4 Chapters in the book cover rural and urban industries as well as the coalfields and the exploitation of other minerals, textiles and transportation. Dr Trinder evidently hopes that this work will be an organizational blueprint for others engaged in similar research in other parts of the United Kingdom. If so, they will not go far wrong in using his format. Every site and photograph throughout the text is map-referenced; there are no fewer than twelve pages of additional references and eleven of bibliography. These are supplemented by three appendices. One, of great interest to molinologists, lists all the rivers, streams and water power sites, again with map references. The second covers the development of the turnpike network with the location of the tollhouses (many of which remain) and the third lists organizations in the United Kingdom with interests in industrial archaeology. The last pages are devoted to a three-part index that covers the contents by name, place and subject matter. Would that all publishers of similar works were so meticulous!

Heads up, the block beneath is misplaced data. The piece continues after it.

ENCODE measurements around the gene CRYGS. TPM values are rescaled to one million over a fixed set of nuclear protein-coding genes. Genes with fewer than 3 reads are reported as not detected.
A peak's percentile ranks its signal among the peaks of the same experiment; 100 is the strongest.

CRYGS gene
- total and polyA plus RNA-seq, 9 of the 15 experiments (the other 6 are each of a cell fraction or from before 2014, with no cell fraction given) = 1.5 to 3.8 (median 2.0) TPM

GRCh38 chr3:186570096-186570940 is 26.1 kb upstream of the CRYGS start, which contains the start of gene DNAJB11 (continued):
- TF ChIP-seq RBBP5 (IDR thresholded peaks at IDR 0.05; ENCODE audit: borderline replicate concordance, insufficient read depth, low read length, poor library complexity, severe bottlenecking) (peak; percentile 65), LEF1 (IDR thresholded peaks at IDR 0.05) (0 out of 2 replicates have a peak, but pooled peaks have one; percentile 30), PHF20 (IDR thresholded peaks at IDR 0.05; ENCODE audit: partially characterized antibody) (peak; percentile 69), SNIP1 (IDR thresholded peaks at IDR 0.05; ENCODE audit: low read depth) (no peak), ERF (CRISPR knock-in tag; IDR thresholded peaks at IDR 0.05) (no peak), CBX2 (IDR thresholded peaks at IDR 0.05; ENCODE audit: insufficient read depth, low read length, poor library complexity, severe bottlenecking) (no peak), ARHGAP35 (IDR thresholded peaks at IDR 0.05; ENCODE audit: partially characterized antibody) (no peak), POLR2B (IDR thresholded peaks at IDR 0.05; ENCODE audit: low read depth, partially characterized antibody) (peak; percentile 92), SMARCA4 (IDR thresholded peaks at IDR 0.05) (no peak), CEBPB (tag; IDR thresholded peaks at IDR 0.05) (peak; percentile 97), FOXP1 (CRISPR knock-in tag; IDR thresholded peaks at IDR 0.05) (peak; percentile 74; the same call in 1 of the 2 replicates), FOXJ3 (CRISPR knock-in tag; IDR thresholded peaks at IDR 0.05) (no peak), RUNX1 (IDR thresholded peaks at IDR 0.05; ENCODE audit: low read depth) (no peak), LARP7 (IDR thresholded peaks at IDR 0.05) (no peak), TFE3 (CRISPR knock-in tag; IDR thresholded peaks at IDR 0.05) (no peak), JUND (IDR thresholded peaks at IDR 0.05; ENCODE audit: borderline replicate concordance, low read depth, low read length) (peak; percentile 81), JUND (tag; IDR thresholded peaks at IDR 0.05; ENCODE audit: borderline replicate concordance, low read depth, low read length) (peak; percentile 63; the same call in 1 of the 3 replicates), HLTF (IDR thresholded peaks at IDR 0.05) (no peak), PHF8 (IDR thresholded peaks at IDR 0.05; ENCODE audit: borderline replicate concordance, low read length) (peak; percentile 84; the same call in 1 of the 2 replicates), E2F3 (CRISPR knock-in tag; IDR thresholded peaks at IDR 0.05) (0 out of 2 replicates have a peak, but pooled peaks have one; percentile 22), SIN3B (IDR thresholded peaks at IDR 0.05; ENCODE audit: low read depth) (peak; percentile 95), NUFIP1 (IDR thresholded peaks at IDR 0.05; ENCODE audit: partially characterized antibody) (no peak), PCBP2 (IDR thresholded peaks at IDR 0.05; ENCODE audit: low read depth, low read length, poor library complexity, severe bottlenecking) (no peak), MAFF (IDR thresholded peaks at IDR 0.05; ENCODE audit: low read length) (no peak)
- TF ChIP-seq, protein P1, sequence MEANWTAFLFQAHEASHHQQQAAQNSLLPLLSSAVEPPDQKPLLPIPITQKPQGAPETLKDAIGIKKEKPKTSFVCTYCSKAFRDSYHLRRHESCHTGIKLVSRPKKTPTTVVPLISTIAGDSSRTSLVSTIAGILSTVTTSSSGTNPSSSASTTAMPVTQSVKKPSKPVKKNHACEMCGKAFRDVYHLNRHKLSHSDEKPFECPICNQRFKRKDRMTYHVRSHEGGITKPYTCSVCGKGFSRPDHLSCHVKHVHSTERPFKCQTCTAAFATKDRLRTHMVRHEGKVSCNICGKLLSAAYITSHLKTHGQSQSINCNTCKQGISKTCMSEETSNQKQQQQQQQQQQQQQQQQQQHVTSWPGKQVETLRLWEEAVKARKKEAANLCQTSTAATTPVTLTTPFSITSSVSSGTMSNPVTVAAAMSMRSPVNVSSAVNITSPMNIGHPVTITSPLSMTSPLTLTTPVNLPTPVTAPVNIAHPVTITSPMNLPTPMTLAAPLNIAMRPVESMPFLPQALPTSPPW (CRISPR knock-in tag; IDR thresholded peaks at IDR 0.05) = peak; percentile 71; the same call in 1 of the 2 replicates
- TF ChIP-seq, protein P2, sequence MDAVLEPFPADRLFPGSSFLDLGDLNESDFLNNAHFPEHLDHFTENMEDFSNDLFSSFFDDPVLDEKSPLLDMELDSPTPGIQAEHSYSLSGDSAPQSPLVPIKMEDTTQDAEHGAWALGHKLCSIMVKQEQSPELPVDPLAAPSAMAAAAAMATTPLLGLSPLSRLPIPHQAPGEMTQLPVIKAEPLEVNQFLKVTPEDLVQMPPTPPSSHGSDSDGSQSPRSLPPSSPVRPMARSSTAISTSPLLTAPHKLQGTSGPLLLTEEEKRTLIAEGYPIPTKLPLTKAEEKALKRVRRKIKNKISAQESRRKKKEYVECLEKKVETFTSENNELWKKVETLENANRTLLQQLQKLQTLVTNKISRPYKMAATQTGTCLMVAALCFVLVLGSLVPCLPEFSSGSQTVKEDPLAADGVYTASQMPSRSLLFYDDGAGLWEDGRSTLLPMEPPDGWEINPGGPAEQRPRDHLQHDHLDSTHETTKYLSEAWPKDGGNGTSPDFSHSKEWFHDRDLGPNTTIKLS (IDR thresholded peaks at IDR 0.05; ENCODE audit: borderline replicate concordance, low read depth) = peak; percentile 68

5 Faced with such a carefully edited work and a refreshing absence of typos, any criticisms are minor. For the overseas reader, particularly one whose knowledge of English geography might be sketchy, a map positioning the county in relation to the United Kingdom cities mentioned in the text would have been useful. There is also the occasional intriguing reference deserving of amplification: at one time barrels of blood were collected from butchers to assist in the evaporation process in the production of salt. As a non-chemist contemplating what must have been a gloriously messy procedure, one wonders about the why and how. The addition of a short glossary of the more industry-specific terms that are strewn about the text would also have been an asset for the average reader. This reviewer considers himself to be fairly illiterate but had to resort to Oxford and Webster for frankpledge, posset pot and huckaback; neither authority lists lucams.

6 As a quality publication in hardcover, this book is not inexpensive and will naturally have its greatest appeal to those resident in or visiting the United Kingdom. Despite this, any student of industrial history will find much of interest and value within its covers since Dr Trinder's lucid prose is complemented by over 200 excellent black-and-white photographs. For others contemplating authorship on similar topics, it creates a benchmark to which they can aspire.